11.1. Nexus Manual

LibEuFin Nexus is an EBICS facilitator. It offers a command line interface to setup EBICS access, download banking records, and submit payments. Future versions will offer a Web API to allow Taler Exchanges to talk to their banks.

In this manual, we explain how to setup an EBICS subscriber. We assume that the bank had already granted EBICS access to the subscriber.

11.1.1. Installing Nexus

The following section was tested on an OpenJDK 17 environment. Building from source

Nexus belongs to the LibEuFin project, and can be downloaded via Git:

$ git clone git://git.taler.net/libeufin

Note that Kotlin and Gradle should already work on the host system.

Navigate into the libeufin local repository, and from top-level run:

$ ./bootstrap
$ ./configure --prefix=$PREFIX
$ make install-nexus

If the previous steps succeeded, the libeufin-nexus command should be found in the $PATH.

11.1.2. Setting up the EBICS subscriber

When you sign up for an EBICS-enabled bank account, the bank will provide you with various credentials. Those must be provided in the /etc/libeufin/libeufin-nexus.conf configuration file together with the name of the fiat currency.

The following snippet shows the mandatory configuration values:


# Bank
HOST_BASE_URL = http://bank.example.com/
BANK_DIALECT = postfinance

HOST_ID = mybank
USER_ID = myuser
PARTNER_ID = myorg

# Key files

# Account information
IBAN = myiban
BIC = mybic
NAME = myname


Refer to the manpage libeufin-nexus.conf(5) for the full array of configuration values.

Assuming that the configuration file exists at $config_file, the following command would start the EBICS setup process. The files CLIENT_PRIVATE_KEYS_FILE and BANK_PUBLIC_KEYS_FILE would be created at the CWD. Adjust their path to your setup (‘$HOME’ is currently not supported along paths).

libeufin-nexus ebics-setup -c $config_file

If the previous command succeeded, the subscriber keys reached the bank, but the setup should fail with an EBICS_INVALID_USER_STATE error code. That happens because the client tries to download the bank keys before having confirmed the subscriber keys via the traditional post service.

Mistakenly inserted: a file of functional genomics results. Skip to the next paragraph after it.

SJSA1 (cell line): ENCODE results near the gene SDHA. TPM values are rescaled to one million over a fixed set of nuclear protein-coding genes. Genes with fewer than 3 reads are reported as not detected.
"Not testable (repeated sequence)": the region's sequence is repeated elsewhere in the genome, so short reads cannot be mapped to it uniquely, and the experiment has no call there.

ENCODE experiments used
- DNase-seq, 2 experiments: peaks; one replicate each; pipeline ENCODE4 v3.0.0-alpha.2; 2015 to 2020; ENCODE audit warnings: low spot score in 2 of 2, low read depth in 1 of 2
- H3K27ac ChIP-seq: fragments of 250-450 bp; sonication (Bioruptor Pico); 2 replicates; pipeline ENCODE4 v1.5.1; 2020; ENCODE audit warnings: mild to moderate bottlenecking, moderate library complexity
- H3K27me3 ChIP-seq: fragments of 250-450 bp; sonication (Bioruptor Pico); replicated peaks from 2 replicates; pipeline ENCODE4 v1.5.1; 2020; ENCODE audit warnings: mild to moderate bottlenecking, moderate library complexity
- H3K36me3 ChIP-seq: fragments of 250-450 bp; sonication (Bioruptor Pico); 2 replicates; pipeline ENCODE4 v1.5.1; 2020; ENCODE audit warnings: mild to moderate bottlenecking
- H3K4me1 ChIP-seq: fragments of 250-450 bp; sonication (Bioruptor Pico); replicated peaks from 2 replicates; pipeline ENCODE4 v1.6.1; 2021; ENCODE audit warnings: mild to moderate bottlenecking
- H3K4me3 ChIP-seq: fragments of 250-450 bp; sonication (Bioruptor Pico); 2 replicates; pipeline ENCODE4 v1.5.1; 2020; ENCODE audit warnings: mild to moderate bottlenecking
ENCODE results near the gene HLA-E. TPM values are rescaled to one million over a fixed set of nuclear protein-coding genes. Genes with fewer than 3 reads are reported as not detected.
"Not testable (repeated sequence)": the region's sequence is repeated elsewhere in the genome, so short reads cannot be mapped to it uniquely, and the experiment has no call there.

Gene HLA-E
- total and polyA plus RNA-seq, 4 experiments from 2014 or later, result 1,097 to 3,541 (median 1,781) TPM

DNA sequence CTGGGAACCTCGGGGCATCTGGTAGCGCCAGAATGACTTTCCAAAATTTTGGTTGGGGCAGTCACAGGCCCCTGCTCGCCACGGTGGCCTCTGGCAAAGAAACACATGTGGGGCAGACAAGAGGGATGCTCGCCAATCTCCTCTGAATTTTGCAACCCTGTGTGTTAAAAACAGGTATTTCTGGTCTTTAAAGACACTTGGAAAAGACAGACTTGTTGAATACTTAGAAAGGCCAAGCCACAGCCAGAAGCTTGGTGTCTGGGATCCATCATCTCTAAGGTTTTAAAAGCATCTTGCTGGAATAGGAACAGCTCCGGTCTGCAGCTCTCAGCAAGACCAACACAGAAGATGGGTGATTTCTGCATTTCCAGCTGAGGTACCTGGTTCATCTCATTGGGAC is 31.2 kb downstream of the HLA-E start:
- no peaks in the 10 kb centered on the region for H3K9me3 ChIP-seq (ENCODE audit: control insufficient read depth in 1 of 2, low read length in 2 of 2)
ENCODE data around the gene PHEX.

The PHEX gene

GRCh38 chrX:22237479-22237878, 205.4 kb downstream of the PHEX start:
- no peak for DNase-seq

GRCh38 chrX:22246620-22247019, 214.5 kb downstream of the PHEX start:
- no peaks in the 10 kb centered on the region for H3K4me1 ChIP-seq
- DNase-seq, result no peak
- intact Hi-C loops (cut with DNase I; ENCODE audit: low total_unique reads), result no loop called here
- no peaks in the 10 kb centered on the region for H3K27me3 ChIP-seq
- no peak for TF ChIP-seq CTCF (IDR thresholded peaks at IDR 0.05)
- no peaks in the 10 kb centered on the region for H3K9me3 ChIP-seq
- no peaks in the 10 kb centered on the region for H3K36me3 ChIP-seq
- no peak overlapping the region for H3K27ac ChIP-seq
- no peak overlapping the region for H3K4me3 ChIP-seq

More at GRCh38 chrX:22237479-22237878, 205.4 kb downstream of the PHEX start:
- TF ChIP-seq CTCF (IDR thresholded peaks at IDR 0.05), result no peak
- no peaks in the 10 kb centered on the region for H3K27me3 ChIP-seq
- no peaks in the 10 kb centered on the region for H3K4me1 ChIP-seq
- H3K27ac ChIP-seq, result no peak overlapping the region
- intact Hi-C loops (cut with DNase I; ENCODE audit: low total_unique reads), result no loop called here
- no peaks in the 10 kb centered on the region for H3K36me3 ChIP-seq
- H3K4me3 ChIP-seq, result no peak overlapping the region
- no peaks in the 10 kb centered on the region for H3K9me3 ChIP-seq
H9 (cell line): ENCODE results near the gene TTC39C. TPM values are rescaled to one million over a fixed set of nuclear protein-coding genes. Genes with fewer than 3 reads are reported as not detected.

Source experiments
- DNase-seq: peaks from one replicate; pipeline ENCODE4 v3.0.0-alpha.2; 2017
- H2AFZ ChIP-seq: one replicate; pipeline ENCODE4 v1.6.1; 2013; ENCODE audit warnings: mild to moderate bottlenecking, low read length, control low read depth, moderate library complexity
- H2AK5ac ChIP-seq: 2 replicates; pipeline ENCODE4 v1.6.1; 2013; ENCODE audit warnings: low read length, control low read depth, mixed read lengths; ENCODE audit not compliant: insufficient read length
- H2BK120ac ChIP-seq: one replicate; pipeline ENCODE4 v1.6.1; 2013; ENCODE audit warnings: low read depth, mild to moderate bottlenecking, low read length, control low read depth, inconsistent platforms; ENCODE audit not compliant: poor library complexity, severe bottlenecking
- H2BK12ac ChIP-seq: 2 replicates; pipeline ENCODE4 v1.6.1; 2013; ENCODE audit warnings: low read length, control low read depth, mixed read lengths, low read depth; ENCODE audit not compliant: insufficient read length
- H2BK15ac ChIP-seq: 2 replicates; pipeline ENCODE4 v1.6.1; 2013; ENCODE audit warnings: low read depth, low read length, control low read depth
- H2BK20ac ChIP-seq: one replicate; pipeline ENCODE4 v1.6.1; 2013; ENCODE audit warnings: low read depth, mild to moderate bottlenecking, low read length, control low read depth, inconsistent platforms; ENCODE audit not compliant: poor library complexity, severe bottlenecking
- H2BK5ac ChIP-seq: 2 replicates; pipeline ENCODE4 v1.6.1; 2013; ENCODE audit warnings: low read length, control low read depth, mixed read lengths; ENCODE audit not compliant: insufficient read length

To that purpose, the previous run should have left a PDF document that the subscriber can print, sign, and send to the bank to confirm their subscriber keys. Look for the message looking like PDF file with keys hex encoding created at: /tmp/libeufin-nexus-keys-$timestamp.pdf.

Once the bank received and approved such printed document, run the same command again, in order to download the bank keys and let the user accept them.

libeufin-nexus ebics-setup -c $config_file

The setup is considered finished once the user accepts the bank keys.

11.1.3. Sending payments

Sending payments must follow a successful EBICS subscriber setup, where the bank obtained the subscriber keys, and the subscriber accepted the bank keys. The responsible subcommand for sending payments is ebics-submit, and its configuration is a superset of core-config. On top of that, it expects the database connection string, and optionally a frequency to check for submittable payments in the database.

The connection string is specified as


config = postgres:///nexus

The frequency may be specified as

frequency = 5m
# Optional, but useful to check what Nexus sends to the bank
submissions_log_directory = $LIBEUFIN_DATA_HOME/uploads

The supported time units are s (seconds), m (minutes), h (hours).

Before delving into the following sections, the database schema must be created, therefore run the following command:

libeufin-nexus dbinit -c $config_file

Where $config_file is the path to a configuration path that contains at least the [nexus-postgres] section. For testing

The ebics-submit subcommand is not suitable to send arbitrary payments, but rather to submit initiated payments that may be found in the database.

Such initiated payments may be refunds of incoming payments with a subject that would be invalid for a Taler withdrawal, or from a Taler exchange in the attempt to pay a merchant.